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Pharm World Sci. 2009 Apr;31(2):158-64. doi: 10.1007/s11096-008-9264-x. Epub 2008 Nov 30.

Recruitment of participants through community pharmacies for a pharmacogenetic study of antihypertensive drug treatment.

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Department of Pharmacoepidemiology & Pharmacotherapy, Utrecht Institute for Pharmaceutical Sciences , University of Utrecht, PO Box 80082, 3508 TB Utrecht, The Netherlands.



To describe the design, recruitment and baseline characteristics of participants in a community pharmacy based pharmacogenetic study of antihypertensive drug treatment.


Participants enrolled from the population-based Pharmaco-Morbidity Record Linkage System.


We designed a nested case-control study in which we will assess whether specific genetic polymorphisms modify the effect of antihypertensive drugs on the risk of myocardial infarction. In this study, cases (myocardial infarction) and controls were recruited through community pharmacies that participate in PHARMO. The PHARMO database comprises drug dispensing histories of about 2,000,000 subjects from a representative sample of Dutch community pharmacies linked to the national registrations of hospital discharges.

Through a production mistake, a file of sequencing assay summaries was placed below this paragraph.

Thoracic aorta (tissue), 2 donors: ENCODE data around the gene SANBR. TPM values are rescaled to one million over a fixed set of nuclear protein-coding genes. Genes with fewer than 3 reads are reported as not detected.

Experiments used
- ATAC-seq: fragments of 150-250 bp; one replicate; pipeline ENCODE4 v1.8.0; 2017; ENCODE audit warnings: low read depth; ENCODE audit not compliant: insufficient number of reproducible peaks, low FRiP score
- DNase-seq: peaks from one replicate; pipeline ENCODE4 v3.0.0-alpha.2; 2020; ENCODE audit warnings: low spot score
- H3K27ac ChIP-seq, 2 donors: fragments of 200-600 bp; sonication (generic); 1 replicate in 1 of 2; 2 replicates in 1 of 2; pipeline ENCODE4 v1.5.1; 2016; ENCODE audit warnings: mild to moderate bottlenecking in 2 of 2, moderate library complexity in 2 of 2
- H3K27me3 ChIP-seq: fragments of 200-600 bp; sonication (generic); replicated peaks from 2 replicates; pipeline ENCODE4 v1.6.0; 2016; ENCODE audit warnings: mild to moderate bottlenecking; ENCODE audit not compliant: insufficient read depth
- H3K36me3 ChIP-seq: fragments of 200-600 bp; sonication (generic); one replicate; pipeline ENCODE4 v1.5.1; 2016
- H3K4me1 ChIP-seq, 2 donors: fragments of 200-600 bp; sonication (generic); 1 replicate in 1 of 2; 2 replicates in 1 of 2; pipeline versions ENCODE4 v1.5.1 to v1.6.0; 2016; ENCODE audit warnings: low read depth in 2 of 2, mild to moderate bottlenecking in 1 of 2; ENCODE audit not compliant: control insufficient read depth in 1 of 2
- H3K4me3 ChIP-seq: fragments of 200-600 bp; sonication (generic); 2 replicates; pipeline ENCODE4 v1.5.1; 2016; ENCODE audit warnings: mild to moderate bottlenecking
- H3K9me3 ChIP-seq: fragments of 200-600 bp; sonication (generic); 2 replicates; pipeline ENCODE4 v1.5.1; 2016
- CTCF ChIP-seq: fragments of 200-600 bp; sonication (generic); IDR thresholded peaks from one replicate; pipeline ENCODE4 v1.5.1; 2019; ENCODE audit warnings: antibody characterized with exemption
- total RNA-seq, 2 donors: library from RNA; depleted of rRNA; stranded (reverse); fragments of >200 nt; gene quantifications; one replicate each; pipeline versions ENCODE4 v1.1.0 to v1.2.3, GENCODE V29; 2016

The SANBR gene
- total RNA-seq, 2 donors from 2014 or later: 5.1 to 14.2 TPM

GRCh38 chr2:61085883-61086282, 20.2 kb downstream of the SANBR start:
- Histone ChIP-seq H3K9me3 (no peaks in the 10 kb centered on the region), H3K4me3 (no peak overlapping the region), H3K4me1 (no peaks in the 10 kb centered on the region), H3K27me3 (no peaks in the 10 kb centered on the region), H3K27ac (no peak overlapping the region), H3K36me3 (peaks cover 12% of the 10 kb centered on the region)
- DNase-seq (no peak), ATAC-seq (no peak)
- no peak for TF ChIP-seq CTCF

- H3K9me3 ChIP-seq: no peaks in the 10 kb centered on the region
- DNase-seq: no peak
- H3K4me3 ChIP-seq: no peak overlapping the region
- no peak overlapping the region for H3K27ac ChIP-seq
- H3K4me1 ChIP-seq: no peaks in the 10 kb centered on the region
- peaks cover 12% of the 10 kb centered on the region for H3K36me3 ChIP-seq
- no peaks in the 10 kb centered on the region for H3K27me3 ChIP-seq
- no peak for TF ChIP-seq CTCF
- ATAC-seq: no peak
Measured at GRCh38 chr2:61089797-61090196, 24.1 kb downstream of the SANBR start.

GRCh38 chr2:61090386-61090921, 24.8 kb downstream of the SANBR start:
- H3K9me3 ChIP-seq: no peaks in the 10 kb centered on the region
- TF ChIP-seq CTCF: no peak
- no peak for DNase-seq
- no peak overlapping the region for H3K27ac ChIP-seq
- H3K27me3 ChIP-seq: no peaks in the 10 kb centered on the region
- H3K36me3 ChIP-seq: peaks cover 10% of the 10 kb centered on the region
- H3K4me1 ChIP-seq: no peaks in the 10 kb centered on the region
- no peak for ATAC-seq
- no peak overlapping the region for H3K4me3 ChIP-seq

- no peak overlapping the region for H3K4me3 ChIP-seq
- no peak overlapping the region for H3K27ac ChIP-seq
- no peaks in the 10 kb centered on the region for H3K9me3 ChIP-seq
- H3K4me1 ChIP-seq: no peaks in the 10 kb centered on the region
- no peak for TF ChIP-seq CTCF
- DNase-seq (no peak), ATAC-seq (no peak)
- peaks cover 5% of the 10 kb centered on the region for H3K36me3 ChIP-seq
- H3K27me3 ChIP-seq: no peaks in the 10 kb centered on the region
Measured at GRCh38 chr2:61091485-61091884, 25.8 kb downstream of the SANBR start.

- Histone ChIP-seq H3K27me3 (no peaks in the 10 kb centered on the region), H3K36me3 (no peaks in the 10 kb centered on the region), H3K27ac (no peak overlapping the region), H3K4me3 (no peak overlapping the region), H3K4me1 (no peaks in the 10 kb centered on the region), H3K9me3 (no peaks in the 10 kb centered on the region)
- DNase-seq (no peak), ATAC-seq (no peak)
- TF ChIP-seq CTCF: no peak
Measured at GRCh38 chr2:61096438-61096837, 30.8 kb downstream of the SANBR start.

In total we selected 31010 patients (2777 cases and 28233 controls) from the PHARMO database, of whom 15973 (1871 cases, 14102 controls) were approached through their community pharmacy. Overall response rate was 36.3% (n = 5791, 794 cases, 4997 controls), whereas 32.1% (n = 5126, 701 cases, 4425 controls) gave informed consent to genotype their DNA. As expected, several cardiovascular risk factors such as smoking, body mass index, hypercholesterolemia, and diabetes mellitus were more common in cases than in controls.


Furthermore, cases more often used beta-blockers and calcium-antagonists, whereas controls more often used thiazide diuretics, ACE-inhibitors, and angiotensin-II receptor blockers. We have demonstrated that it is feasible to select patients from a coded database for a pharmacogenetic study and to approach them through community pharmacies, achieving reasonable response rates and without violating privacy rules.

[Indexed for MEDLINE]

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